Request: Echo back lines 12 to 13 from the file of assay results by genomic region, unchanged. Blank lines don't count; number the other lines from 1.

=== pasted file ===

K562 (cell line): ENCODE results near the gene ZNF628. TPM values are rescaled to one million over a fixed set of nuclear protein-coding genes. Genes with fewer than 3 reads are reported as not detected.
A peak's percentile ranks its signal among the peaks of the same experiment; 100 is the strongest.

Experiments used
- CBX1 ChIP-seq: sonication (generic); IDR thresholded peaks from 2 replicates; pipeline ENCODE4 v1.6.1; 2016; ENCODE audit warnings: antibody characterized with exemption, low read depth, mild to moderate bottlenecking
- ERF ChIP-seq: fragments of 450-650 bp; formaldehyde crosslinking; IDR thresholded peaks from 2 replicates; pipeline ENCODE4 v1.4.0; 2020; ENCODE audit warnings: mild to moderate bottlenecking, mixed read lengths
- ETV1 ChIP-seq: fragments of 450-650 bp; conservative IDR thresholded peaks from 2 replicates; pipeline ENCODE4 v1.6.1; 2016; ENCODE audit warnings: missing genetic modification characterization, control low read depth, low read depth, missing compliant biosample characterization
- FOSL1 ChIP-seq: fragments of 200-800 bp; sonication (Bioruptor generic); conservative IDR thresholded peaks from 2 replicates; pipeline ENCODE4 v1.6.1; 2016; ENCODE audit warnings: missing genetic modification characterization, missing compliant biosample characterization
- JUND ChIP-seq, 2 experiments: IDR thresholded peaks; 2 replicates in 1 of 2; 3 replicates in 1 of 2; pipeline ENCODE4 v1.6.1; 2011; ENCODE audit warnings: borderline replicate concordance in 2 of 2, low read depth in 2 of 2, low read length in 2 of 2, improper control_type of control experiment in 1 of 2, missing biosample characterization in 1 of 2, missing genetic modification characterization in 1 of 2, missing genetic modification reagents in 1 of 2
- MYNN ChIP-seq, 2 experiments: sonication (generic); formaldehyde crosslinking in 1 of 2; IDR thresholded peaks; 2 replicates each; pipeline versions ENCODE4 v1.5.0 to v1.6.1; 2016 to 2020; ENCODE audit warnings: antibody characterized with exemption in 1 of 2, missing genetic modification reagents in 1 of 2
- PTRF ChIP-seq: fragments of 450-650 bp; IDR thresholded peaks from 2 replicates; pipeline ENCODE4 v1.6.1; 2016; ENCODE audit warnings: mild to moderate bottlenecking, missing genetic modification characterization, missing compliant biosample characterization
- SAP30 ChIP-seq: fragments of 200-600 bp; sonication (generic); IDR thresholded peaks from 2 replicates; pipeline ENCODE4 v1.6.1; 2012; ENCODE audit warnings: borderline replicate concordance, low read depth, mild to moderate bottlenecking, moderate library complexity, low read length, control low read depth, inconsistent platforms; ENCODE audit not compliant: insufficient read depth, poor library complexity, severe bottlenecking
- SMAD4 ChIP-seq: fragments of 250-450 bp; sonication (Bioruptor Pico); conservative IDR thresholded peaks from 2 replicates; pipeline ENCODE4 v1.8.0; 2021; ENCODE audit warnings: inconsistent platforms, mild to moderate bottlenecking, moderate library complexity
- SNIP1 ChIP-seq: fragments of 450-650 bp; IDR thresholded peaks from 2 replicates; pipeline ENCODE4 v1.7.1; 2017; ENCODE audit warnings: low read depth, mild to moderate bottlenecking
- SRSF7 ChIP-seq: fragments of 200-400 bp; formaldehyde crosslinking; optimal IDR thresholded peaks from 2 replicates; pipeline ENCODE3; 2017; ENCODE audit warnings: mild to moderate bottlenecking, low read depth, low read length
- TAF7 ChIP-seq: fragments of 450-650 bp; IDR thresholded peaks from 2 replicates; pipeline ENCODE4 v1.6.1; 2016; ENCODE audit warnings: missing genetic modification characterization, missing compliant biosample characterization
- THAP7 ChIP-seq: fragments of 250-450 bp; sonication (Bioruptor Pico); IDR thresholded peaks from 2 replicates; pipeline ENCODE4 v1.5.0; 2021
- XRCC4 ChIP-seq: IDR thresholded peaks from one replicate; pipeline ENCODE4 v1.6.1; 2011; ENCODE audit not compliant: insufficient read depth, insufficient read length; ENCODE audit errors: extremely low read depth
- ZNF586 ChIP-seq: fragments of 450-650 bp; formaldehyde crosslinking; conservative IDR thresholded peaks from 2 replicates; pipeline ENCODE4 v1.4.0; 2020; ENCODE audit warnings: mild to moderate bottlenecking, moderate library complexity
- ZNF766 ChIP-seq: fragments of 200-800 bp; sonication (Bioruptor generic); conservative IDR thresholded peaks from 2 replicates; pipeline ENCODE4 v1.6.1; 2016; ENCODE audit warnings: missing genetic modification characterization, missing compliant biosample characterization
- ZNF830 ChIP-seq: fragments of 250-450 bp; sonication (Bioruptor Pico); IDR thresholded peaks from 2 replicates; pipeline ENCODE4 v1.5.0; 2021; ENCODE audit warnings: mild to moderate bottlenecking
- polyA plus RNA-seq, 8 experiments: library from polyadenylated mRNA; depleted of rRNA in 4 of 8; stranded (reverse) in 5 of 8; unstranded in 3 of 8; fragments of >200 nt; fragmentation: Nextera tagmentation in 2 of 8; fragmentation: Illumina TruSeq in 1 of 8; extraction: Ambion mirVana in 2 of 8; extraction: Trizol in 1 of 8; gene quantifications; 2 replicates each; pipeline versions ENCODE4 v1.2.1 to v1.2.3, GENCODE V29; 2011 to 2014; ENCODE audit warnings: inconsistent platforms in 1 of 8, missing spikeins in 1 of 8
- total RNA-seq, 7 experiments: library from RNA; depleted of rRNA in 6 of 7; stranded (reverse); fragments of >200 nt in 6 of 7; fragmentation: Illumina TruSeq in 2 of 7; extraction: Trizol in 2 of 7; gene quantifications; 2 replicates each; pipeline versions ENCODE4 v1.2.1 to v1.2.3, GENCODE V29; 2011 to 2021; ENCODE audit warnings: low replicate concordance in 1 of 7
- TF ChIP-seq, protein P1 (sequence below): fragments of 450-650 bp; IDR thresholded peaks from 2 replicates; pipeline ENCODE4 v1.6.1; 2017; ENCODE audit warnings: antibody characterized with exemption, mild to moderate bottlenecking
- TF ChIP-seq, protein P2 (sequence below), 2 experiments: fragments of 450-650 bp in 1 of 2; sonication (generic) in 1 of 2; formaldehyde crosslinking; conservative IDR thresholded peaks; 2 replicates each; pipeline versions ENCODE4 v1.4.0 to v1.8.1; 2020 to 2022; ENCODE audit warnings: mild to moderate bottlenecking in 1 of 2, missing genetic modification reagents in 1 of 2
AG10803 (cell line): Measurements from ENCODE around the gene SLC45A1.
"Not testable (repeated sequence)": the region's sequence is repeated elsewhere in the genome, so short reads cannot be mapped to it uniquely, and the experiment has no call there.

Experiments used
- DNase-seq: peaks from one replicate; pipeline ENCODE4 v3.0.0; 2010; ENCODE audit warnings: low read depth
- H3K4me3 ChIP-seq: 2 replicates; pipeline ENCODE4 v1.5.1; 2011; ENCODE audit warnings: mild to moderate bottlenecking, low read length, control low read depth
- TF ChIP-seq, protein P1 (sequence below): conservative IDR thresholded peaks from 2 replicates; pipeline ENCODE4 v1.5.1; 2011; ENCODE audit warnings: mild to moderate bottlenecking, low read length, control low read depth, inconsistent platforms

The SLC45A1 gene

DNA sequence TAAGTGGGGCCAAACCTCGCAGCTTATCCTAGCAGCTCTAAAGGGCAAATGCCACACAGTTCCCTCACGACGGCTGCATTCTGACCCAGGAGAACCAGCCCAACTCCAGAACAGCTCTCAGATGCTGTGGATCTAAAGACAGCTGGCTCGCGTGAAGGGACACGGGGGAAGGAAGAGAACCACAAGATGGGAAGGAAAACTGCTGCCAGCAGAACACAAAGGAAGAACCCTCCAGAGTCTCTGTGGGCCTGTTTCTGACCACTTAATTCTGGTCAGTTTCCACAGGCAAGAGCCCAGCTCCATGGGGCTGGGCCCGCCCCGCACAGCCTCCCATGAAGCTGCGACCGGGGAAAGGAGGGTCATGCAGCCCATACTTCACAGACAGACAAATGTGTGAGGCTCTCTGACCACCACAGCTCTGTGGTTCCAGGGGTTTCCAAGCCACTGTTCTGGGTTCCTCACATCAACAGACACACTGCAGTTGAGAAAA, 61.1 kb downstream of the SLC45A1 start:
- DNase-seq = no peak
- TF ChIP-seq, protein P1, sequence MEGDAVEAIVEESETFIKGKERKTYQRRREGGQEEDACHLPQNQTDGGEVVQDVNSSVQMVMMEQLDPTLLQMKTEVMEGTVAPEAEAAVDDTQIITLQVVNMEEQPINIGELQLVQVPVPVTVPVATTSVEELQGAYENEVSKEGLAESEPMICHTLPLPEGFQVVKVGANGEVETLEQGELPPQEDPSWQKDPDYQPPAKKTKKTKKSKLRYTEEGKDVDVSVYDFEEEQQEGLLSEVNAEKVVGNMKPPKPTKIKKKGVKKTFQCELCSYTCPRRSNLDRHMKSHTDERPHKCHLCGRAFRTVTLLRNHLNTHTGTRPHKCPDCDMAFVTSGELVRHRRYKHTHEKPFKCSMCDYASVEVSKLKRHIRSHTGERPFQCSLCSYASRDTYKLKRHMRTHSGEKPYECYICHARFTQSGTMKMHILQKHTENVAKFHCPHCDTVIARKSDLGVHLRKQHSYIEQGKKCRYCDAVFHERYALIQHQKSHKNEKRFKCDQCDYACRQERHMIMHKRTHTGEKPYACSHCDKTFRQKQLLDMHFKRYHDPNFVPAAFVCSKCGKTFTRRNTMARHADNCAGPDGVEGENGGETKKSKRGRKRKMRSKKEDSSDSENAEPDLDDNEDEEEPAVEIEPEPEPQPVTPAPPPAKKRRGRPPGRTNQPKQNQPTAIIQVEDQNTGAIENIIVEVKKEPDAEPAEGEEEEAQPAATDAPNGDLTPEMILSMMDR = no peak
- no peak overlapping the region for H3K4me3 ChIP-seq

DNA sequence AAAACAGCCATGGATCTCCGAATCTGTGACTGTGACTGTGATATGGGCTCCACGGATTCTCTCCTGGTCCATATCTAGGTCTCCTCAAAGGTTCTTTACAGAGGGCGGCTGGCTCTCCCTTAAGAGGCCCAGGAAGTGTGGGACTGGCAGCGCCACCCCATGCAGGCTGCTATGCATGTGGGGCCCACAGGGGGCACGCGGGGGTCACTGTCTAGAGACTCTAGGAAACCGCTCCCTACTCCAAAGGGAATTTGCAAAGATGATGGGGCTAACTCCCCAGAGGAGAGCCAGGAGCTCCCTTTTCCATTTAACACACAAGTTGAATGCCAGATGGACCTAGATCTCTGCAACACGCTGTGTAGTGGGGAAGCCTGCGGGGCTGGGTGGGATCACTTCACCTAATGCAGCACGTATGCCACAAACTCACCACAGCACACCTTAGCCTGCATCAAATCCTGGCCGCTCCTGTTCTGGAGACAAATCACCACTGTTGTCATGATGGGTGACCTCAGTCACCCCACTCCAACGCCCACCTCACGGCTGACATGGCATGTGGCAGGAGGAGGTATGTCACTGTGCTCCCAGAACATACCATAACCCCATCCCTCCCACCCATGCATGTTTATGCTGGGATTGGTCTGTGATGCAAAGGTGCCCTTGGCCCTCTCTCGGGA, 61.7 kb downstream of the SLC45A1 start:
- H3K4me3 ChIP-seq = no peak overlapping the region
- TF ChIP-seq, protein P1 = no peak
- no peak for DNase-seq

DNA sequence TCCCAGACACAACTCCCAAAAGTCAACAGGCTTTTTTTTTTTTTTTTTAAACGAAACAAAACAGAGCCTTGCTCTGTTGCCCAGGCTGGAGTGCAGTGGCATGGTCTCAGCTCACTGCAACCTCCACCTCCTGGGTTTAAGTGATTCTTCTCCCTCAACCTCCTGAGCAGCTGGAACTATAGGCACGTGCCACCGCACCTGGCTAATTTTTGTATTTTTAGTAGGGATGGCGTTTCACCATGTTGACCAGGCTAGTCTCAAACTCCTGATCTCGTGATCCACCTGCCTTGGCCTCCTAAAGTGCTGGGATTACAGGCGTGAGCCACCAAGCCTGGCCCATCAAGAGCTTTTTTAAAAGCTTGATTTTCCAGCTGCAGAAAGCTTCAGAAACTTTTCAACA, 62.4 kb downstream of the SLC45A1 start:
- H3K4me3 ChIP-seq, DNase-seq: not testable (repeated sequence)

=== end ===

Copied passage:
- SMAD4 ChIP-seq: fragments of 250-450 bp; sonication (Bioruptor Pico); conservative IDR thresholded peaks from 2 replicates; pipeline ENCODE4 v1.8.0; 2021; ENCODE audit warnings: inconsistent platforms, mild to moderate bottlenecking, moderate library complexity
- SNIP1 ChIP-seq: fragments of 450-650 bp; IDR thresholded peaks from 2 replicates; pipeline ENCODE4 v1.7.1; 2017; ENCODE audit warnings: low read depth, mild to moderate bottlenecking